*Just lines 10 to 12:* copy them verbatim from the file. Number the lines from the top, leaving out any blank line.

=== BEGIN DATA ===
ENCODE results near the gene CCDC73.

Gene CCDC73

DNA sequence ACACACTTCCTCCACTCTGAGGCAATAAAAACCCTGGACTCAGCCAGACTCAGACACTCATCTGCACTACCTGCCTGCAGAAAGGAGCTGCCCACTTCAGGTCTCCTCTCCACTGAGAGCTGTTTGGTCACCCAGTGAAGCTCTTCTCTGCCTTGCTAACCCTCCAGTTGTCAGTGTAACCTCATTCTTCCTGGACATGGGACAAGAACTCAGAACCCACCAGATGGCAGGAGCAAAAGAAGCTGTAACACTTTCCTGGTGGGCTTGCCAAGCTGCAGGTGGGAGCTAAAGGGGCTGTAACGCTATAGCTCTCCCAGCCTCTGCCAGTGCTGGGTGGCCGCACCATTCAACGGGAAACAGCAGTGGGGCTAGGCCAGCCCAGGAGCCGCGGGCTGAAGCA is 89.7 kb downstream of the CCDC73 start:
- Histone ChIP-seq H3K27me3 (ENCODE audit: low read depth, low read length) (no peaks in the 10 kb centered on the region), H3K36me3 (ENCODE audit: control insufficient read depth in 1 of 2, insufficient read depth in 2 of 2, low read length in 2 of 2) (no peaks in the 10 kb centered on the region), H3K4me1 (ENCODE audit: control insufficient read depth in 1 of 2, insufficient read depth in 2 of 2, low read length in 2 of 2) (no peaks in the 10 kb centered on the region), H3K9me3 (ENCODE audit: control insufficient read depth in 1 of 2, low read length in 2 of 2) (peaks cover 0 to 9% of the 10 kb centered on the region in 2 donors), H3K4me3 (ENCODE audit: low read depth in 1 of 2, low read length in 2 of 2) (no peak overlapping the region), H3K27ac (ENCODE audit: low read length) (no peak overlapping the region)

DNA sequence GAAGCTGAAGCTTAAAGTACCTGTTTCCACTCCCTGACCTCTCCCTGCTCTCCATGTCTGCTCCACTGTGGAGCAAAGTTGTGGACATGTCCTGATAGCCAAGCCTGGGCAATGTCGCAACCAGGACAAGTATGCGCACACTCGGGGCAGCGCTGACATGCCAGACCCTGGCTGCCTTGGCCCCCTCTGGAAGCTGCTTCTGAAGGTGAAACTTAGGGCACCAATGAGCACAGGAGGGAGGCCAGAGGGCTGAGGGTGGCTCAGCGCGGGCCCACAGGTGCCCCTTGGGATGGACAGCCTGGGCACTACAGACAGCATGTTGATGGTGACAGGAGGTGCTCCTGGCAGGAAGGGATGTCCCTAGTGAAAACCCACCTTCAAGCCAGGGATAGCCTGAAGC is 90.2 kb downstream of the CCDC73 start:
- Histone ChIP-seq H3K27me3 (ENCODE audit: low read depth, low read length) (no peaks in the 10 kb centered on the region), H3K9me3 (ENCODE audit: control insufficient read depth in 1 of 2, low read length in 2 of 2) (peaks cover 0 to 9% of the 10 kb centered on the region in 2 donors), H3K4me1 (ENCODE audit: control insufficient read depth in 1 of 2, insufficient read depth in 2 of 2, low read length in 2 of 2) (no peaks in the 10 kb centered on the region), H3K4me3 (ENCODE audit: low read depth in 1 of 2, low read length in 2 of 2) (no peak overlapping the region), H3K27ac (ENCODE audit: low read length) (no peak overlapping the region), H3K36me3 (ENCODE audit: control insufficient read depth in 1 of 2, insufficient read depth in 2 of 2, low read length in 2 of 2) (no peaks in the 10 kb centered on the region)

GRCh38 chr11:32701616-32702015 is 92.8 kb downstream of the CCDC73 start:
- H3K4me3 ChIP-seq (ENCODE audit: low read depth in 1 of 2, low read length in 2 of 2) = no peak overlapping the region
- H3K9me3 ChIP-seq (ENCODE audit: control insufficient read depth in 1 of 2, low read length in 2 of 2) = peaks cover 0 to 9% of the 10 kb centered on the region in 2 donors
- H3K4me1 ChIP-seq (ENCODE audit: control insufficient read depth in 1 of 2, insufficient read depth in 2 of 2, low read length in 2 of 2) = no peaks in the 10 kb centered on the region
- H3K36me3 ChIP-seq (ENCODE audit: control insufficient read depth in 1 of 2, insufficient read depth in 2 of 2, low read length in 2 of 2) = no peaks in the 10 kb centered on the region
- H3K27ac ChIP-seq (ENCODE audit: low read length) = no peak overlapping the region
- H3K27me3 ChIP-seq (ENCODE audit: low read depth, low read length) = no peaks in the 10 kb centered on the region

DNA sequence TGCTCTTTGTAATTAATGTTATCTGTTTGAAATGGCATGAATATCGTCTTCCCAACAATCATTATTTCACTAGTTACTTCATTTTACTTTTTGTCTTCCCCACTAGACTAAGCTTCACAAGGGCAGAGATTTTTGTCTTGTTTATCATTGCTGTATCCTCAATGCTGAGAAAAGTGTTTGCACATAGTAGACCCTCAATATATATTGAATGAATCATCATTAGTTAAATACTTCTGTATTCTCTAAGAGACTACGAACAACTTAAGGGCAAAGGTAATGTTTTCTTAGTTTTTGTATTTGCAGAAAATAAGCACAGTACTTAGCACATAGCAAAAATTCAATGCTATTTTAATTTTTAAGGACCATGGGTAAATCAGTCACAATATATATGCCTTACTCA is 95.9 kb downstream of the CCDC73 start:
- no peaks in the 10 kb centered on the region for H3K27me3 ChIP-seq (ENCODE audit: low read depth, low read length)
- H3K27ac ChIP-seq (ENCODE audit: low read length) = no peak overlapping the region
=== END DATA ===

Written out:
- H3K4me1 ChIP-seq (ENCODE audit: control insufficient read depth in 1 of 2, insufficient read depth in 2 of 2, low read length in 2 of 2) = no peaks in the 10 kb centered on the region
- H3K36me3 ChIP-seq (ENCODE audit: control insufficient read depth in 1 of 2, insufficient read depth in 2 of 2, low read length in 2 of 2) = no peaks in the 10 kb centered on the region
- H3K27ac ChIP-seq (ENCODE audit: low read length) = no peak overlapping the region